21. The Entry Clearance Manager acknowledges that father's most recent responses indicate a change of heart as regards his daughter's emigration to the UK but that was not the test. It was not just a question of where she may achieve a better education or standard of living.
22. Mother, in her statement refers to her former husband (statement of 4th October 2011, paragraph 8) as someone with drinking, drugs and gambling addictions. I simply do not accept that to be the case; particularly given that the mother did not dispute the father having custody of her two-year-old daughter on divorce and came to the UK to start a new life leaving her in his care. If her former husband had been the type of person she now portrays him, as a caring mother she would have acted to have her returned to her care years ago. Furthermore, the evidence adduced; the only evidence adduced attacking father's character is a document from the police in Thailand of May 2010 indicating that father had been arrested in possession of one tablet of Methamphetamine. There is no evidence that he was charged, convicted or imprisoned. There is no evidence that he was a drug addict nor is there any evidence that he has a drink or gambling problem. Thailand is not known for its lenient treatment of drug offenders. It is true that the father himself refers to the drugs issue in his most recent interview with the Embassy suggesting that he was told to obtain medical treatment and that he has become ordained as a monk for his mother's sake.
23. There is no evidence that he has ceased contact with his daughter notwithstanding his being in a monastery and no evidence suggesting that is to be permanent.
24. That then is the background.
25. On mother's behalf Mr Khan argued that, so far as paragraph 320(7A) is concerned, given that the Claimant is a child she should not be held accountable for the actions of the adults in the case and that in any event mother was unaware because it was her legal representative who prepared the letter.
26. I accept of course that a young child cannot be held responsible for the actions of its parents or other adults. However, I do find that the Sponsor was aware and knowingly put forward a letter accompanying the application which misstated the background facts. Given that her ex-husband was granted and indeed still retains custody of the Claimant and his reaction during the first interview, it is quite clear that the letter was put in for the sole purpose of seeking to show to the Entry Clearance Officer that mother had sole responsibility for her daughter when quite clearly the evidence is she did not. I have no difficulty in finding that this was a deliberate attempt at deception by the mother and that father was ignorant of it. The first interview with the father I find to be the most revealing, unexpected as it was. It is quite clear that mother, members of her family and indeed her representatives met with her former husband since and I have no doubt pressure was brought to bear upon him to change his attitude.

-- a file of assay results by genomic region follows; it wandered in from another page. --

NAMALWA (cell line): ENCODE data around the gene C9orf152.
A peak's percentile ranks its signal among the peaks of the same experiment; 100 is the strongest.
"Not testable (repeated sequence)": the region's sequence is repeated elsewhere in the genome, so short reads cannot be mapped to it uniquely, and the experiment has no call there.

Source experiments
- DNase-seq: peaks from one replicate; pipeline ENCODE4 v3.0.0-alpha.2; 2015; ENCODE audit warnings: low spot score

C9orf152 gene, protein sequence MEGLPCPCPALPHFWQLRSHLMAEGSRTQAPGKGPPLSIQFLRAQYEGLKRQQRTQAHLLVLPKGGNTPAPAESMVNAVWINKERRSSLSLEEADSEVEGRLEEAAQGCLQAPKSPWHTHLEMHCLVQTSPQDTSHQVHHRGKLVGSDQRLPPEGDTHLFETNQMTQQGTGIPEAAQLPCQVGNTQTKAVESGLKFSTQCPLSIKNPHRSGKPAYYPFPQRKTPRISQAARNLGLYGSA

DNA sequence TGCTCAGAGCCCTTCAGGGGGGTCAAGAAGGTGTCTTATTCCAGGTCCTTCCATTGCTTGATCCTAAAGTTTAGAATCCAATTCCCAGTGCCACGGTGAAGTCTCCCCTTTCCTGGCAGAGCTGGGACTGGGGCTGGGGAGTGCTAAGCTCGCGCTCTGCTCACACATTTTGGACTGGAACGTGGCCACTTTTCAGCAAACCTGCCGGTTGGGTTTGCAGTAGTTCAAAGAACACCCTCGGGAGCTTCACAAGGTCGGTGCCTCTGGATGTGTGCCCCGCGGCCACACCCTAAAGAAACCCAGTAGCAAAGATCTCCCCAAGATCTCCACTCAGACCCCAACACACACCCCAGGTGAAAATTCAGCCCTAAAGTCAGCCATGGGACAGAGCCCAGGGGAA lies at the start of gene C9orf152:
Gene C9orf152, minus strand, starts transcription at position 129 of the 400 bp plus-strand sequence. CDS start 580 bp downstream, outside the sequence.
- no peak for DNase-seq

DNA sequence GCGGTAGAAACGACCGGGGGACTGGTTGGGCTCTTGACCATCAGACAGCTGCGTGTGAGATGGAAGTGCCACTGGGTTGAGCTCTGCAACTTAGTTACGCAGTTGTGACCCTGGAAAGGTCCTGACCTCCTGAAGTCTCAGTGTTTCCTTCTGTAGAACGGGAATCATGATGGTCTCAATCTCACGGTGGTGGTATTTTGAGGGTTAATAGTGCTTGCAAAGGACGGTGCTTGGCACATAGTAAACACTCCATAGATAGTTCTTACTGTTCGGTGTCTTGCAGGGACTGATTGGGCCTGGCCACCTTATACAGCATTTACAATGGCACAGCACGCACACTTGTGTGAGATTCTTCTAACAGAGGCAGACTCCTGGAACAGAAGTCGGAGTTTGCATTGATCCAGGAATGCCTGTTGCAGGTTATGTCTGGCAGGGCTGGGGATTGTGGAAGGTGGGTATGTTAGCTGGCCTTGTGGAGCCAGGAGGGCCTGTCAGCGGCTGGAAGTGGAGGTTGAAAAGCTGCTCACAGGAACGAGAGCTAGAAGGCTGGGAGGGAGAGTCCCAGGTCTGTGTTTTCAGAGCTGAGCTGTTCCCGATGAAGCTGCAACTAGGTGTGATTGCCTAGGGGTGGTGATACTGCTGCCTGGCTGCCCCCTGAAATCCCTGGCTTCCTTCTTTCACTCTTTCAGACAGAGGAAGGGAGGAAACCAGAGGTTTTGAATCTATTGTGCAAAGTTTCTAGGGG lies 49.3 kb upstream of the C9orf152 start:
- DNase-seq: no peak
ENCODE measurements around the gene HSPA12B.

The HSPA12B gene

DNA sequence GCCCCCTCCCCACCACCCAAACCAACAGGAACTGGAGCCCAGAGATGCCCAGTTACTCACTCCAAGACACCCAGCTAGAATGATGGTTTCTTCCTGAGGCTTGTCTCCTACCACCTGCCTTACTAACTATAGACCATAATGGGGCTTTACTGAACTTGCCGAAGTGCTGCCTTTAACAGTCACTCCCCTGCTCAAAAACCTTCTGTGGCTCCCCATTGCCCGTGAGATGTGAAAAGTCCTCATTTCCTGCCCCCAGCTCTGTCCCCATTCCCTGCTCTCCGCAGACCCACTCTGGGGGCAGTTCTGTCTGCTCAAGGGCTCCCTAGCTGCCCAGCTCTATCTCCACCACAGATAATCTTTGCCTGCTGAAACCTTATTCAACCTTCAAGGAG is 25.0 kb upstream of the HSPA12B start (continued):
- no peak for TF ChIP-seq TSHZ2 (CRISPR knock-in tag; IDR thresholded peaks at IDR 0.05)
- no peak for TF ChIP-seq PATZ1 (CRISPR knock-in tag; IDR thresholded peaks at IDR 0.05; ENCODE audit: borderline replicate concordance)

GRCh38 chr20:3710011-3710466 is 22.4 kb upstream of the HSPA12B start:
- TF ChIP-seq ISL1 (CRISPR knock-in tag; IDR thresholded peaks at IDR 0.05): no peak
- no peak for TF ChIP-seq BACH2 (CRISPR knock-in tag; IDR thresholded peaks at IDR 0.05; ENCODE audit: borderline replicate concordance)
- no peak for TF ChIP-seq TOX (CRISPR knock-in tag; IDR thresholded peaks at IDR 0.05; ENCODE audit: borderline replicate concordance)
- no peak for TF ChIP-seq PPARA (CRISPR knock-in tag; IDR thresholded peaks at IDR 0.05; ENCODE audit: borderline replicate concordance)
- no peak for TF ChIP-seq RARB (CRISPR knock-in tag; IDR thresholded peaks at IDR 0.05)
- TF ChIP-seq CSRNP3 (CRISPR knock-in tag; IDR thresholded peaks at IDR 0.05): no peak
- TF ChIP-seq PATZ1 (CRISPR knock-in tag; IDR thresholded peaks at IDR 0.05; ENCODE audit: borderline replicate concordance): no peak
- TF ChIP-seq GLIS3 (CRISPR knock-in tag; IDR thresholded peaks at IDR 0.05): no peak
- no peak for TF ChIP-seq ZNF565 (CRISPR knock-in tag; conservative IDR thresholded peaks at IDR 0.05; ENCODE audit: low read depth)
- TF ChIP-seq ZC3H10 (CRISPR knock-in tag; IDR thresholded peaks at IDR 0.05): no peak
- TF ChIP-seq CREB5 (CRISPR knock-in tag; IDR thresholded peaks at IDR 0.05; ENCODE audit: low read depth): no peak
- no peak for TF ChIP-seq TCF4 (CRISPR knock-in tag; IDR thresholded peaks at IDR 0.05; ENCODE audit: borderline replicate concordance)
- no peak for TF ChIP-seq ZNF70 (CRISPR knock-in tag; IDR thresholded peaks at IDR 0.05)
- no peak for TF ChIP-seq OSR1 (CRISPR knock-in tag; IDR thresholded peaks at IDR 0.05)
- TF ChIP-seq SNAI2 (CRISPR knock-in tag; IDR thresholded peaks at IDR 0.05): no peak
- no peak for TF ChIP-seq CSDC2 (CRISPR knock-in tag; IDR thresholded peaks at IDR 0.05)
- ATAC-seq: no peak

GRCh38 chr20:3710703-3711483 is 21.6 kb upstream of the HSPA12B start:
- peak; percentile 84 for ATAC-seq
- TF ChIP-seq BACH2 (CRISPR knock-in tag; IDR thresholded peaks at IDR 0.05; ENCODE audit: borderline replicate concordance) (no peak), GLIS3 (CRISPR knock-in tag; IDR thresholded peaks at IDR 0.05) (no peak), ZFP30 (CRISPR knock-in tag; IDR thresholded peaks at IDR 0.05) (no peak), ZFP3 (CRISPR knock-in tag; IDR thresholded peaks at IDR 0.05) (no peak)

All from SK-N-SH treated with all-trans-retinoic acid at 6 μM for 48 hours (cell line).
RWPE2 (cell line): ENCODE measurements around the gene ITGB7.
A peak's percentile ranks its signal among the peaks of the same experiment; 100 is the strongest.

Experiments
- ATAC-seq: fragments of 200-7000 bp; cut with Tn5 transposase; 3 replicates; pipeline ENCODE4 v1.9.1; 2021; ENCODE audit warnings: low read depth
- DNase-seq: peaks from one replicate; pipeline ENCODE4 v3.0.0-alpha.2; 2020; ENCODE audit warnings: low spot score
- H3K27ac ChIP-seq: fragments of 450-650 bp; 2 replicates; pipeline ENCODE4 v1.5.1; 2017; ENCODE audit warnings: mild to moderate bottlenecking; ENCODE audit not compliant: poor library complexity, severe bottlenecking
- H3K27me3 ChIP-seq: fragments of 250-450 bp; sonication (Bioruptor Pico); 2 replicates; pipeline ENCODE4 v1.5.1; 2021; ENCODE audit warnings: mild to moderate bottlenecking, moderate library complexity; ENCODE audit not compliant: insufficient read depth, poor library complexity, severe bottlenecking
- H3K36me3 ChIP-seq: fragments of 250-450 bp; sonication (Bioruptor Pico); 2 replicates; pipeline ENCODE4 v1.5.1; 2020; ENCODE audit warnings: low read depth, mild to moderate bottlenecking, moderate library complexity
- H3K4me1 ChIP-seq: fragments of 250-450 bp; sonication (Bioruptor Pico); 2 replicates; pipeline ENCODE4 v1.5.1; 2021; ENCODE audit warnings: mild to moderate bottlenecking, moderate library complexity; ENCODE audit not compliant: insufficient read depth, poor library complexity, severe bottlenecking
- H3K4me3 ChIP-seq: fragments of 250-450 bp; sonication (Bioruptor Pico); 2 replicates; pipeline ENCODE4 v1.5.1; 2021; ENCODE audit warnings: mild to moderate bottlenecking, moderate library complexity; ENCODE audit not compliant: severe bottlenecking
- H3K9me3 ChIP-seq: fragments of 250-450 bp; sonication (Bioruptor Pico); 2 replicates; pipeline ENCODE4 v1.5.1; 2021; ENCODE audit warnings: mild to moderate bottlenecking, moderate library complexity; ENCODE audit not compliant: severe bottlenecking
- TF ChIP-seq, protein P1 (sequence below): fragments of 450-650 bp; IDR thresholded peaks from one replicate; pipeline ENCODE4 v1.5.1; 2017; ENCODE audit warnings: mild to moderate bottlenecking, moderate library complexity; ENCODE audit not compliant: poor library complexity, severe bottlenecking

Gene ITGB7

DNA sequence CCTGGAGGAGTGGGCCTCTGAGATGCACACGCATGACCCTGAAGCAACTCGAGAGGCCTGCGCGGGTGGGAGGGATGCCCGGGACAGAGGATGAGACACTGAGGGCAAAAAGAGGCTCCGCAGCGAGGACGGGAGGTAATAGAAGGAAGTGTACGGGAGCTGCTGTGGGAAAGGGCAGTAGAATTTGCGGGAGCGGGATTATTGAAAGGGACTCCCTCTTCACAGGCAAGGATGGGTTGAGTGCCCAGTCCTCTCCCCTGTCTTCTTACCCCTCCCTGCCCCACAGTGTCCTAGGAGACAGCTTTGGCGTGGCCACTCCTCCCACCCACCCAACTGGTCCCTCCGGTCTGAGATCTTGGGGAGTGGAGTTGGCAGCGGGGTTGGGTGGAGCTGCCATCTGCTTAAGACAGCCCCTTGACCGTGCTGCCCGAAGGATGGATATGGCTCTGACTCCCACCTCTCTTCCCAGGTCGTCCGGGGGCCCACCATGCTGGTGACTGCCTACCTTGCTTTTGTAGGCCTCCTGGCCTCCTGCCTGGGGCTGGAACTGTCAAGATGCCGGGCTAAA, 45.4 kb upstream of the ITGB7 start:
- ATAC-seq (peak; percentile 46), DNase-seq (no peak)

27. Paragraph 320(7A) does not require the Claimant to be personally responsible for any deception practised. There does have to be deliberate intent on the part of someone and that clearly was the case here, that person being her mother. Paragraph 320(7A) requires only that false representations are made or information submitted whether or not material to the application and whether or not to the applicant's knowledge. The applicant's knowledge in this case is of course absent due to her age. However, there was clearly a deliberate attempt to mislead the Entry Clearance Officer into believing the situation in Thailand was other than what it was and for that reason the application falls to be refused under paragraph 320(7A).
28. However, as I indicated at the hearing that is not the end of the matter. Even if I had not dismissed the appeal under paragraph 320(7A), having found mother did not have sole responsibility for her daughter I would still have to consider whether there were serious and compelling family or other considerations which make exclusion of the child undesirable and suitable arrangements have been made for the her care n accordance with paragraph 297(i)(f). That encompasses many of the same principles as consideration of Article 8.
29. The evidence makes clear that mother has not had sole responsibility for her daughter.